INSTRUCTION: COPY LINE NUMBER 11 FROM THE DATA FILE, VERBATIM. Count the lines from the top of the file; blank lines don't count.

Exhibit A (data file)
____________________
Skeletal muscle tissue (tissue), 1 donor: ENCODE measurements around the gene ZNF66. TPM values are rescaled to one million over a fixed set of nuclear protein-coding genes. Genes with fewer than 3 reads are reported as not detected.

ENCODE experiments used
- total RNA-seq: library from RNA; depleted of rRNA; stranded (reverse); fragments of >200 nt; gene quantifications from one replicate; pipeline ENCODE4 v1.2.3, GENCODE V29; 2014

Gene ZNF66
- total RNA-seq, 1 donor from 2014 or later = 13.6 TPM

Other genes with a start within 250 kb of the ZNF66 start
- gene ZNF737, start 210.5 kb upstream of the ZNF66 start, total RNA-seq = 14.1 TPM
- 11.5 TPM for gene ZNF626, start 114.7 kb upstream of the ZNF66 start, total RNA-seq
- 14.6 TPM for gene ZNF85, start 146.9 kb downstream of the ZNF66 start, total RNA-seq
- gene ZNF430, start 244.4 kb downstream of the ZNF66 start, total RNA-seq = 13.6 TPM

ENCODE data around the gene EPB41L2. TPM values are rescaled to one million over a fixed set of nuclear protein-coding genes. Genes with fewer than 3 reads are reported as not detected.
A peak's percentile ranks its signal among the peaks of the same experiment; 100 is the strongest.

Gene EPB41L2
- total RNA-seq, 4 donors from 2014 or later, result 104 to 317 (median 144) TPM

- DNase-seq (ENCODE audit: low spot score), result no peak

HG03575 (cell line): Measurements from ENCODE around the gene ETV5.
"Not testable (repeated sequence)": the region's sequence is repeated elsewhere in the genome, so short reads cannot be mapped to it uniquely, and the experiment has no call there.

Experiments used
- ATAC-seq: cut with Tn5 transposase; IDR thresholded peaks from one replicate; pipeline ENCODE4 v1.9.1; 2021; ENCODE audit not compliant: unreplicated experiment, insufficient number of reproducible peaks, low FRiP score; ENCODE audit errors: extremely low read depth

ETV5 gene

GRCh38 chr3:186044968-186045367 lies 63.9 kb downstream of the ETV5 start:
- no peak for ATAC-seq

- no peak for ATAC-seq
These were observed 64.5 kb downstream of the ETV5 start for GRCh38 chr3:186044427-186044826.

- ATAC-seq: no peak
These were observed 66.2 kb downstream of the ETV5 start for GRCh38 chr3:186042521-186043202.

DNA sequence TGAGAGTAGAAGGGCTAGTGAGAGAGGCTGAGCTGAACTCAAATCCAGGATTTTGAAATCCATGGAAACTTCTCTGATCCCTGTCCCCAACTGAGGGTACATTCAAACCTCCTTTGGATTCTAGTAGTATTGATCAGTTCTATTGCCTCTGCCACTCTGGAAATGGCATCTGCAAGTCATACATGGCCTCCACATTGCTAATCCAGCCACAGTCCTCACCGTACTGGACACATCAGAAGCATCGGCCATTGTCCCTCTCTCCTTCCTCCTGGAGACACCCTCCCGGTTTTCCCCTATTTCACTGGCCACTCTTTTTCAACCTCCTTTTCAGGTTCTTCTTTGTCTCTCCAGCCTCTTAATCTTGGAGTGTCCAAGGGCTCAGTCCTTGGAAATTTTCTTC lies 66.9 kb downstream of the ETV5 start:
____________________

ENCODE data around the gene EPB41L2. TPM values are rescaled to one million over a fixed set of nuclear protein-coding genes. Genes with fewer than 3 reads are reported as not detected.